“A New Leaf” is finally getting a DVD release

As evidenced here. Release date, September 4th. Which is soon. This is such great news. I think it’s the first time this film is being released on video? I’ve featured it on Feature Friday, here. Wiki article’s here. It stars Walter Matthau, of course, as well as the great Ms. May.

Who has been terribly served by home video! Terribly! Horribly. Hopefully, this release will marks the start of something new, the beginnings of a turnaround!

Related: The Heartbreak Kid, and Mikey and Nicky.

Feature Friday: “Mikey and Nicky” (1976)

I’ve already happily linked to online copies of two Elaine May films on Feature Friday—The Heartbreak Kid (1972) and A New Leaf (1971), both still up at YouTube. Now I’m happy to link to a third; I like Elaine May that much.

May directed Mikey and Nicky immediately after her first two films, in 1973. She shot a tremendous amount of footage—supposedly 3x more than was shot for Gone With the Wind—oftentimes letting multiple cameras role while she let stars John Cassavetes and Peter Falk improvise (which included, on at least one occasion, their leaving the set; May kept rolling). This (and the fact that production went way, way over budget) invoked the wrath of her producers, who tried to take the film away in editing. (Reportedly, May held some of the negative footage hostage, essentially blackmailing her way back into post-production.) A slapped-together version of the film was given a token release in late 1976, then finished by May in the following years. The result is a complex study of betrayal and guilt that would seem at least partially autobiographical—for one thing, May apparently named it after the world’s other fastest human, Mike Nichols.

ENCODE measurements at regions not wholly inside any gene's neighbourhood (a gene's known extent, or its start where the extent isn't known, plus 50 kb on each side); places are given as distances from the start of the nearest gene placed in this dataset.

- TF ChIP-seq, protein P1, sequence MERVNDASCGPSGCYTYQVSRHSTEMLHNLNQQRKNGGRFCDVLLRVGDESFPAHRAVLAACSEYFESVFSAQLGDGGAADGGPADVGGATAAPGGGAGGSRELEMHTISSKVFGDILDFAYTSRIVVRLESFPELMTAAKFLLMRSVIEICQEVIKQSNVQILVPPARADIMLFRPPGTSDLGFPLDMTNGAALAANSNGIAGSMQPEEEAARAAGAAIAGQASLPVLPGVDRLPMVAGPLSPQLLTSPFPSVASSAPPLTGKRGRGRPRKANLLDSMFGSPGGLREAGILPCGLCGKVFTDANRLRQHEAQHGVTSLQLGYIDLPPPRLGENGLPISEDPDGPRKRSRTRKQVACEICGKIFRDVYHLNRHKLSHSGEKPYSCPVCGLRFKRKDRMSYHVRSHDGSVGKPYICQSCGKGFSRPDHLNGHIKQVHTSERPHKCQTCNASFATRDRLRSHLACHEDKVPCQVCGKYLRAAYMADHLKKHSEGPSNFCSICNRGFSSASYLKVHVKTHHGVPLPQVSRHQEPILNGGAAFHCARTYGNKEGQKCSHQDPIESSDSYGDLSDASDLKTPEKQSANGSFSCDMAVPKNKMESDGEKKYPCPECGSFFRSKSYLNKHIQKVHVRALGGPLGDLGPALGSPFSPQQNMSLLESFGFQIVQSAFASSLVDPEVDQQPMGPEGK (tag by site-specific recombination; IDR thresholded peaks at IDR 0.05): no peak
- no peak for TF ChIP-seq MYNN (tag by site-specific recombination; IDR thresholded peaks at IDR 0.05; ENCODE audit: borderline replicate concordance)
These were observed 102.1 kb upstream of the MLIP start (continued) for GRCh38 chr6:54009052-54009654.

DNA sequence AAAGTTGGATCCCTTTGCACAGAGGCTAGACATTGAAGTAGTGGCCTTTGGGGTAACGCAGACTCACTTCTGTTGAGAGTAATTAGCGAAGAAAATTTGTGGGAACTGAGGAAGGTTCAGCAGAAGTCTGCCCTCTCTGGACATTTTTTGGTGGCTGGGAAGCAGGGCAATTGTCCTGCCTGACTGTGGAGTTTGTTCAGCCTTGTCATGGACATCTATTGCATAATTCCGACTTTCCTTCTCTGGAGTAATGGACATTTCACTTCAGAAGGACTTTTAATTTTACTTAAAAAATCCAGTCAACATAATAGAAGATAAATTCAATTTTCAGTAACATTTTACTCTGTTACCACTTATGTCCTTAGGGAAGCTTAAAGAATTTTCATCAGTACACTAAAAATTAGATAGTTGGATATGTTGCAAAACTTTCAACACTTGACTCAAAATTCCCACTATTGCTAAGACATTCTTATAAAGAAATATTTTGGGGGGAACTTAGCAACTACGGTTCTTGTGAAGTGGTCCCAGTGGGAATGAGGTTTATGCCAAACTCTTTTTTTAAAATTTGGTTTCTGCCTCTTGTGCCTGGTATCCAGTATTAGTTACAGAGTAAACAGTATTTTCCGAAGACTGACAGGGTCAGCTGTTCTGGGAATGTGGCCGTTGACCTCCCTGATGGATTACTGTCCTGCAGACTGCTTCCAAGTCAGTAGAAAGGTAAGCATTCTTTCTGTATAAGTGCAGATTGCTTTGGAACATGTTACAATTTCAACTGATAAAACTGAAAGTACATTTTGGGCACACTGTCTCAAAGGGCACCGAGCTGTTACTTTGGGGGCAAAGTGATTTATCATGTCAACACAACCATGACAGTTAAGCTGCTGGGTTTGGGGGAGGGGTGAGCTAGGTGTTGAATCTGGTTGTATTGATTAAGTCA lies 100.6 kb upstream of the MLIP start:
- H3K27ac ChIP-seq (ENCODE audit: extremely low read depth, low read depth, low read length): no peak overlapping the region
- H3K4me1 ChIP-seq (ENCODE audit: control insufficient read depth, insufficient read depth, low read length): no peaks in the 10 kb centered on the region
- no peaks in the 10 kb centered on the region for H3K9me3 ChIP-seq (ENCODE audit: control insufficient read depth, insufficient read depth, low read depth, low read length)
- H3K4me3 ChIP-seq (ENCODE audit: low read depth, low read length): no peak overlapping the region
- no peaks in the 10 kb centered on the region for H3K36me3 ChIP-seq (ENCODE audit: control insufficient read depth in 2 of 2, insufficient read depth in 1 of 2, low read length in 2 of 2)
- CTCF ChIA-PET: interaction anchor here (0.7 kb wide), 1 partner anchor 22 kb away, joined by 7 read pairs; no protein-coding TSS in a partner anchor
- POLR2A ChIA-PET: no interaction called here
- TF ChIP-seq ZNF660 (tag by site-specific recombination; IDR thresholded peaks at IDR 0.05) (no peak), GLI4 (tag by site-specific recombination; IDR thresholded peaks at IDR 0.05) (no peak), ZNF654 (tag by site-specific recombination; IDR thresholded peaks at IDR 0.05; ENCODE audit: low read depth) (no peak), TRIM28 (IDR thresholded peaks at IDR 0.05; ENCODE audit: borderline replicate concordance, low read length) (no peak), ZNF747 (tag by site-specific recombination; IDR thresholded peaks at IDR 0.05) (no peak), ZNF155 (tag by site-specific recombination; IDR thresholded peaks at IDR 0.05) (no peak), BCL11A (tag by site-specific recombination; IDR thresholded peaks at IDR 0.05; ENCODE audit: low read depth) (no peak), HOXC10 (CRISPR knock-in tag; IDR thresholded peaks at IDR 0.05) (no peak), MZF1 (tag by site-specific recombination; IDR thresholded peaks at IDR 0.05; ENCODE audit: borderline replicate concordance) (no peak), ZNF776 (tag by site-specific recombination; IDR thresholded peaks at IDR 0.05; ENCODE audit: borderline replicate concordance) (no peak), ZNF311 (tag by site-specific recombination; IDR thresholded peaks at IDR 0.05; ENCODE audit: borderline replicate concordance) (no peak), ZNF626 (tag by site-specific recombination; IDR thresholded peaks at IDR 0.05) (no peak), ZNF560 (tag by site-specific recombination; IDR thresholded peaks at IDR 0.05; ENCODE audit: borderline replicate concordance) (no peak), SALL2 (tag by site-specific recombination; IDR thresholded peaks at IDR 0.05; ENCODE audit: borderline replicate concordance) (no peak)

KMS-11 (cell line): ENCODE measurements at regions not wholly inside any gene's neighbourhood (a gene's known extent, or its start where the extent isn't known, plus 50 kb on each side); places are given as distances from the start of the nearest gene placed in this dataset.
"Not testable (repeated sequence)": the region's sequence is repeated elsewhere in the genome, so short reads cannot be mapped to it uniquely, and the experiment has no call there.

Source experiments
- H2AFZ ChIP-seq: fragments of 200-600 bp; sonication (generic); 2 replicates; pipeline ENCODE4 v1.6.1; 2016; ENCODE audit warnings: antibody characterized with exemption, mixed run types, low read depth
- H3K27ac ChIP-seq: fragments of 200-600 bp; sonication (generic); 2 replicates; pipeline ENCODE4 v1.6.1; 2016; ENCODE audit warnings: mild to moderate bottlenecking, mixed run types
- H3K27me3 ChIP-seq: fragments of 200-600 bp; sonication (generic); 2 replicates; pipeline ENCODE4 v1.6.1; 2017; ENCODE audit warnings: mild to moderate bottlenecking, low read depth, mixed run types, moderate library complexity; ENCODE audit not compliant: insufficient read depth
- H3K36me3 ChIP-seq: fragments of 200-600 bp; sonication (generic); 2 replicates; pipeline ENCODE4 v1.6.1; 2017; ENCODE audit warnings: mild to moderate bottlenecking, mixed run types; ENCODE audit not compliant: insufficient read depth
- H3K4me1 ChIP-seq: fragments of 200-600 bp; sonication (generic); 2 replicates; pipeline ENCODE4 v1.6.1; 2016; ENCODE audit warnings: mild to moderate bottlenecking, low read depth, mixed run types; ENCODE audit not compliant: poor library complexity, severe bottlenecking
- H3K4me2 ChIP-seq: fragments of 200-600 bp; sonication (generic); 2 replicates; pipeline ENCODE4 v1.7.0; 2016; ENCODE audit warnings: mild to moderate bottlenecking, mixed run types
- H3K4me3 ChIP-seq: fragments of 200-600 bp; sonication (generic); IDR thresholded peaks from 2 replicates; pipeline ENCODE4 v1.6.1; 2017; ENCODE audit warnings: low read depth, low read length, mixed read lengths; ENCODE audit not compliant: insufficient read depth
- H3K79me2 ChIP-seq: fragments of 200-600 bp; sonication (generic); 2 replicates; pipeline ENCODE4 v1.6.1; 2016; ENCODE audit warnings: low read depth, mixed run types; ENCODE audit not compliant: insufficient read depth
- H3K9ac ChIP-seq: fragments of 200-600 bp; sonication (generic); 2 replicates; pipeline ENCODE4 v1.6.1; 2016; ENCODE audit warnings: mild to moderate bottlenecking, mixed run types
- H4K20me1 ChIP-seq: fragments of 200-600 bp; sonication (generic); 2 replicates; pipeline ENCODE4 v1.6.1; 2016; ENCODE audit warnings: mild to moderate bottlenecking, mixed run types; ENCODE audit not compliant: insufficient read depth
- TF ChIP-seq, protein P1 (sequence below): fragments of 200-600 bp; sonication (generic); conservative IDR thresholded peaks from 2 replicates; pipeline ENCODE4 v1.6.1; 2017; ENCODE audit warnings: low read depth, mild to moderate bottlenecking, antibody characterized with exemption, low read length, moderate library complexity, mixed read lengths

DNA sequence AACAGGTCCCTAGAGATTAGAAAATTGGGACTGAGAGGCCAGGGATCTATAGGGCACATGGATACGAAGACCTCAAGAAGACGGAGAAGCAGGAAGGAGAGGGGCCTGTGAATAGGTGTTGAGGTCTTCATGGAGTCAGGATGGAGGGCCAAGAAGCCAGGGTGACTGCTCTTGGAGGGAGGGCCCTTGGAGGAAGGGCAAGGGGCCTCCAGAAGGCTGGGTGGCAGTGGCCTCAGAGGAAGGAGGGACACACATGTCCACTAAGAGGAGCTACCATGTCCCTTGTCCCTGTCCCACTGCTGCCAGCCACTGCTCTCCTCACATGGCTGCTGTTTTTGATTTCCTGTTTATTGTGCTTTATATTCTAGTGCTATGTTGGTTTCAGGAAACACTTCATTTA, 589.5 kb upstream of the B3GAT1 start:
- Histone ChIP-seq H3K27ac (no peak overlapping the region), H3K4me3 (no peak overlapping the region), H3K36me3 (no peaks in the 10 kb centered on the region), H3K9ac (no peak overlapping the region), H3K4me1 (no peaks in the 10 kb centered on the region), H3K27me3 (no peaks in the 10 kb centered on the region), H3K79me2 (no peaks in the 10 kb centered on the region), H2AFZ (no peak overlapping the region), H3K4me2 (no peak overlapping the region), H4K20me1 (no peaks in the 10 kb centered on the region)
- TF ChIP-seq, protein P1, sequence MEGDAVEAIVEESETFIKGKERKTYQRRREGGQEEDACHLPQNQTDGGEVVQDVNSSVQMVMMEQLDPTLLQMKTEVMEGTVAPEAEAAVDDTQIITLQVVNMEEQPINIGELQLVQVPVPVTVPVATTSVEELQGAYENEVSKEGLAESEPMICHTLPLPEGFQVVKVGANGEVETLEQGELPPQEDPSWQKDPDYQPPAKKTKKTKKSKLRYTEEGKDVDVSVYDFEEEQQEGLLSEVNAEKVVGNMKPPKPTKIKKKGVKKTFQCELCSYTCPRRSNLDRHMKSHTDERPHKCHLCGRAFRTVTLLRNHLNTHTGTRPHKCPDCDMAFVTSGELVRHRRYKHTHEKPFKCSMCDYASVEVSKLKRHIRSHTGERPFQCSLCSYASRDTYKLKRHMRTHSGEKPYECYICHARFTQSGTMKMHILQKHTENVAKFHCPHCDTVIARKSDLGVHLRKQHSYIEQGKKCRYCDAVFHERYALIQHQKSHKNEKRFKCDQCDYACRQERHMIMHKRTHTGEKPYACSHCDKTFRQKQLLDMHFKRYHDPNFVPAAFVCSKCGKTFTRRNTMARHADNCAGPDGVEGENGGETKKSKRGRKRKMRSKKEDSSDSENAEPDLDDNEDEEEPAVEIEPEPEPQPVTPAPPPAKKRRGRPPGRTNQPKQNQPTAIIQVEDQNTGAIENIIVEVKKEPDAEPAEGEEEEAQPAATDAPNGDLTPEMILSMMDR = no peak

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Feature Friday: “The Heartbreak Kid” (1972)

I know the world is getting better because I can now read X-Men comics on my computer (and touchpad!). But I know it’s getting worse because when I search for The Heartbreak Kid, Elaine May’s brilliant 1972 feature, I find mostly the Ben Stiller/Farrelly Brothers utter-shit version from 2007. So it takes some sorting.

The Heartbreak Kid was May’s second film, her followup to 1971’s A New Leaf (already featured on FF). I don’t know much about how well it did at the time. Shepherd had of course just scored a great success with her debut, Peter Bogdanovich’s The Last Picture Show (1971). Grodin’s career was picking up steam: he had just finished working with May’s former partner Mike Nichols on Catch-22 (1970); this was his first leading role. Critics liked it. I myself didn’t see it until a few years ago, because like most of May’s films, it’s often been difficult to find on video in the US. Now it’s up at YouTube, so the world’s getting better again.

I do know that, back in the day, people compared this film a lot to The Graduate; May seems to have encouraged that. (Among other things, Grodin was Nichols’s first choice for Benjamin Braddock.) And I like The Graduate fine (especially its last few minutes), but The Heartbreak Kid is clearly the better film. It’s one of the sharpest, funniest indictments of male immaturity—and how it can manifest itself through infidelity—that I have ever seen. No wonder eternal man-children like Ben Stiller and the Farrellys fucked it up.

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Feature Friday: “A New Leaf” (1971)